Melissa Guida-Richards is an author, adoptee, and advocate based in Milford.
She’s just released a book about a concerning adoption entitled ‘What White Parents Should Know about Transracial Adoption.’
“I grew up in the suburbs of New York, with my Italian and Portuguese immigrant parent,” Guida-Richards said. “Unfortunately, it wasn’t until I was 19 years old that I learned the truth about my adoption, and discovered that I had actually been adopted from Colombia at 5 months old. It was a difficult time in my life as I tried to understand why my parents kept my origins a secret, and we had a tough few years as they tried to understand that even though they raised me as white, others had always treated me differently and questioned what I claimed to be. It was also quite difficult to understand how my very conservative family could claim to love me unconditionally when they struggled with accepting that I was Latina and multiracial.”
It was only after Guida-Richards joined several transracial adoptee support groups, and learned that many other adoptees struggled with their identity and growing up in white majority families and communities that she realized that adoptive parents aren’t always prepared for all the challenges involved in international and transracial adoption.
“The idea for the book came to me after talking with others in the adoption community and my parents, and I was lucky enough to land a book deal with North Atlantic Books,” she said.
‘What White Parents Should Know about Transracial Adoption” focuses on the history of transracial adoption and international adoption to white American families. It explores the nuances involved with adopting a child of color.
“I include tools for nurturing identity, unlearning white saviorism, and how to start these tough conversations in your family,” Guida-Richards said. “Curated from extensive research from peer-reviewed articles, as well as personal experience, and interviews with other transracial adoptees and adoptive parents, this is an extensive guide for anyone interested in adopting a child of another race.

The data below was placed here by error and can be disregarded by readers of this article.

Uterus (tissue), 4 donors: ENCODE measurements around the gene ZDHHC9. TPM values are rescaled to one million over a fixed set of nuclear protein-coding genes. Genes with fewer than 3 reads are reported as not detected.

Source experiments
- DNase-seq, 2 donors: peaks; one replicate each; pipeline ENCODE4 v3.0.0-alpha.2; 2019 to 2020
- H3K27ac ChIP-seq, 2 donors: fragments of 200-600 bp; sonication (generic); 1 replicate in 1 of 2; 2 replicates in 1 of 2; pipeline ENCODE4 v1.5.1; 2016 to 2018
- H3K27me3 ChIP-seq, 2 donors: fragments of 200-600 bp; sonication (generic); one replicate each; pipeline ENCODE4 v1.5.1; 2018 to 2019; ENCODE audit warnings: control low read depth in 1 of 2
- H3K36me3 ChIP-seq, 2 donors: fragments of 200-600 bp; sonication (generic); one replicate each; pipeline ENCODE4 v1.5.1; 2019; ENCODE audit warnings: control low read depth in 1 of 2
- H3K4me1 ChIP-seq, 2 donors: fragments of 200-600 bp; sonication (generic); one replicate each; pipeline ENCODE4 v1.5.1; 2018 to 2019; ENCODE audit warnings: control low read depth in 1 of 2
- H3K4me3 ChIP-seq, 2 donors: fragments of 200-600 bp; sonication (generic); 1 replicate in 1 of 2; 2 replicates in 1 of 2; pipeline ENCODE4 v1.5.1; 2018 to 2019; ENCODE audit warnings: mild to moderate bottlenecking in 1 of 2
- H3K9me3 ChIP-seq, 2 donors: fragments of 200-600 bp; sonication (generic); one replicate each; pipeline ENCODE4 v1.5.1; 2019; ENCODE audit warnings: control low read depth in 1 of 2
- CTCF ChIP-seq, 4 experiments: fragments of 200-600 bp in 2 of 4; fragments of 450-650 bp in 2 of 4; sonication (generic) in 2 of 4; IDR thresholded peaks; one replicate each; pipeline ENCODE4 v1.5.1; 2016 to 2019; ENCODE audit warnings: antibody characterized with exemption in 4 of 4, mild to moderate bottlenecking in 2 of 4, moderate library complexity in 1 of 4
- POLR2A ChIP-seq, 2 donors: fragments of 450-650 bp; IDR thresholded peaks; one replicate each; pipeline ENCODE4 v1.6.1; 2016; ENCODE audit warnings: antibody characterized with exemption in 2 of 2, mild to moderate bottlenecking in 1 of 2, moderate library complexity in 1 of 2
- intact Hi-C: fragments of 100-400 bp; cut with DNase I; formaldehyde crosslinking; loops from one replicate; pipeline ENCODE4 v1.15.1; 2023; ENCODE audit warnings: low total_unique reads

She was adopted in 1993 from Colombia to a family in the USA. Her viral essay, ‘My Adoptive Parents Hid My Racial Identity From Me for 19 Years,’ was published in HuffPost in April 2019. She published her first book, ‘BEDTIME, THE ULTIMATE BATTLE,’ in January 2020. Guida-Richards has also had work in HuffPost, ‘Zora by Medium,’ ‘ElectricLit,’ and has appeared on podcasts such as NPR’s ‘Code Switch,’ ‘BBC Radio 4,’ ‘The Adoption and Fostering Podcast,’ and ‘Do the Work.’ She has participated on panels, such as the, ‘We the Experts: Adoptee Speaker Series’ and is also a contributing editor at ‘The Everymom.
“Melissa Guida-Richards lays bare a painful truth: That loss is central to adoption. For those who are adopted transracially and transnationally, the disappearance of culture, familiarity, and language carry added complexity,” said New York Times bestselling author and journalist Gabrielle Glaser, author of American Baby, A Mother, a Child and the Shadow History of Adoption. ”With grace and sensitivity, Guida-Richards offers clear, insightful guidance for adoptive parents to help their sons and daughters navigate the isolation, racism, and longing they inevitably feel.”
Glaser’s work specializes in mental health, medicine and culture.
“I’m an adoptive parent, I consult hopeful adoptive parents in their adoption journey, and I’m an avid adoption book enthusiast,” said Paige Knipfer, owner of Love Grown Adoption Consulting. “This book is the most comprehensive, relevant, and recommended book to anyone connected and wanting to do better in adoption.”
Based in Wisconsin, Knipfer travels to consult and assist adoptive parents.
“Many people have this ‘happily ever after’ idea of adoption, but in order to get much needed policy changes to protect adoptees and make sure adoptive parents are prepared we need more resources like this to share the nuances of adoption,” Guida-Richards said. “One example is that many people think that international adoptees automatically get citizenship but there are many adoptees without citizenship who have been deported. Laws need to change to protect all adoptees from this fate.”
She feels fortunate to land a deal with her publisher a bit prior to the beginning of COVID, but publishing really slowed down during that time.
“It was challenging writing it during the Pandemic with raising two young children while working from home,” she said. “Due to being high risk, it was a particularly scary time, and I was very thankful to be able to work from home. I also have to thank my supportive husband who was able to adjust his work schedule to help make sure I had enough time to write and meet my deadline. It was a labor of love and worth every minute of late nights to get it finished.”
‘What White Parents Should Know about Transracial Adoption.’ is available for pre-order an Amazon and anywhere books are sold online and will be in stores on October 5th, 2021.